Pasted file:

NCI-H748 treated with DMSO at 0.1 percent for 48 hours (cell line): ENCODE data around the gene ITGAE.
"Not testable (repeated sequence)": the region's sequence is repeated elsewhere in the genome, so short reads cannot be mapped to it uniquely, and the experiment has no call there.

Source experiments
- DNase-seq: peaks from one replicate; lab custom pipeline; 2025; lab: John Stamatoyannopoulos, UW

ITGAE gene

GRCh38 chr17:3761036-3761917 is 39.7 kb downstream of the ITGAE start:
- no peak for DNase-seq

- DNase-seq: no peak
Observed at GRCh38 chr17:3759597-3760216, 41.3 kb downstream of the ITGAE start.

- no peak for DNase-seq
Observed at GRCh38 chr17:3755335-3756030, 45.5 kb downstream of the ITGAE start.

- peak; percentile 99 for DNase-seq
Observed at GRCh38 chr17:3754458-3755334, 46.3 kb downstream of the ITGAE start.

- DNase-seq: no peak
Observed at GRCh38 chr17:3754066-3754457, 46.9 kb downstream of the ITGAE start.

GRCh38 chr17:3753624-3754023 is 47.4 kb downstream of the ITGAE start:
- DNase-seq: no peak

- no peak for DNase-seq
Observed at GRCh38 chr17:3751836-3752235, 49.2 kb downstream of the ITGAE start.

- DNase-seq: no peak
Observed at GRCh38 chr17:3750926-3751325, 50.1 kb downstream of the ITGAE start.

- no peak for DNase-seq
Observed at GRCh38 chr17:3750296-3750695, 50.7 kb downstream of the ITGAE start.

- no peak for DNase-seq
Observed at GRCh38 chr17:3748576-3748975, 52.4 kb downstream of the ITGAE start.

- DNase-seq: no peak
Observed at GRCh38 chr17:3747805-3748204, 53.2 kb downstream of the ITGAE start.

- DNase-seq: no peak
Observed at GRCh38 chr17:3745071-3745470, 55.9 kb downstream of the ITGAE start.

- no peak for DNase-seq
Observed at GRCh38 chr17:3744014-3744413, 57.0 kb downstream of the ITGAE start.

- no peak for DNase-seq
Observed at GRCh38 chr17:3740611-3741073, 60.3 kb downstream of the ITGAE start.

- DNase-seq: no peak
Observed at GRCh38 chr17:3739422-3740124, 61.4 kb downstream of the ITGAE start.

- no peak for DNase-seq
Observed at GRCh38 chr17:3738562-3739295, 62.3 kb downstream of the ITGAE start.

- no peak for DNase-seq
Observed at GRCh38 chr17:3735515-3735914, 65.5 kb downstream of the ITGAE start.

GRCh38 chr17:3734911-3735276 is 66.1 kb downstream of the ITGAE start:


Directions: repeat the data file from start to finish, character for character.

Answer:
NCI-H748 treated with DMSO at 0.1 percent for 48 hours (cell line): ENCODE data around the gene ITGAE.
"Not testable (repeated sequence)": the region's sequence is repeated elsewhere in the genome, so short reads cannot be mapped to it uniquely, and the experiment has no call there.

Source experiments
- DNase-seq: peaks from one replicate; lab custom pipeline; 2025; lab: John Stamatoyannopoulos, UW

ITGAE gene

GRCh38 chr17:3761036-3761917 is 39.7 kb downstream of the ITGAE start:
- no peak for DNase-seq

- DNase-seq: no peak
Observed at GRCh38 chr17:3759597-3760216, 41.3 kb downstream of the ITGAE start.

- no peak for DNase-seq
Observed at GRCh38 chr17:3755335-3756030, 45.5 kb downstream of the ITGAE start.

- peak; percentile 99 for DNase-seq
Observed at GRCh38 chr17:3754458-3755334, 46.3 kb downstream of the ITGAE start.

- DNase-seq: no peak
Observed at GRCh38 chr17:3754066-3754457, 46.9 kb downstream of the ITGAE start.

GRCh38 chr17:3753624-3754023 is 47.4 kb downstream of the ITGAE start:
- DNase-seq: no peak

- no peak for DNase-seq
Observed at GRCh38 chr17:3751836-3752235, 49.2 kb downstream of the ITGAE start.

- DNase-seq: no peak
Observed at GRCh38 chr17:3750926-3751325, 50.1 kb downstream of the ITGAE start.

- no peak for DNase-seq
Observed at GRCh38 chr17:3750296-3750695, 50.7 kb downstream of the ITGAE start.

- no peak for DNase-seq
Observed at GRCh38 chr17:3748576-3748975, 52.4 kb downstream of the ITGAE start.

- DNase-seq: no peak
Observed at GRCh38 chr17:3747805-3748204, 53.2 kb downstream of the ITGAE start.

- DNase-seq: no peak
Observed at GRCh38 chr17:3745071-3745470, 55.9 kb downstream of the ITGAE start.

- no peak for DNase-seq
Observed at GRCh38 chr17:3744014-3744413, 57.0 kb downstream of the ITGAE start.

- no peak for DNase-seq
Observed at GRCh38 chr17:3740611-3741073, 60.3 kb downstream of the ITGAE start.

- DNase-seq: no peak
Observed at GRCh38 chr17:3739422-3740124, 61.4 kb downstream of the ITGAE start.

- no peak for DNase-seq
Observed at GRCh38 chr17:3738562-3739295, 62.3 kb downstream of the ITGAE start.

- no peak for DNase-seq
Observed at GRCh38 chr17:3735515-3735914, 65.5 kb downstream of the ITGAE start.

GRCh38 chr17:3734911-3735276 is 66.1 kb downstream of the ITGAE start: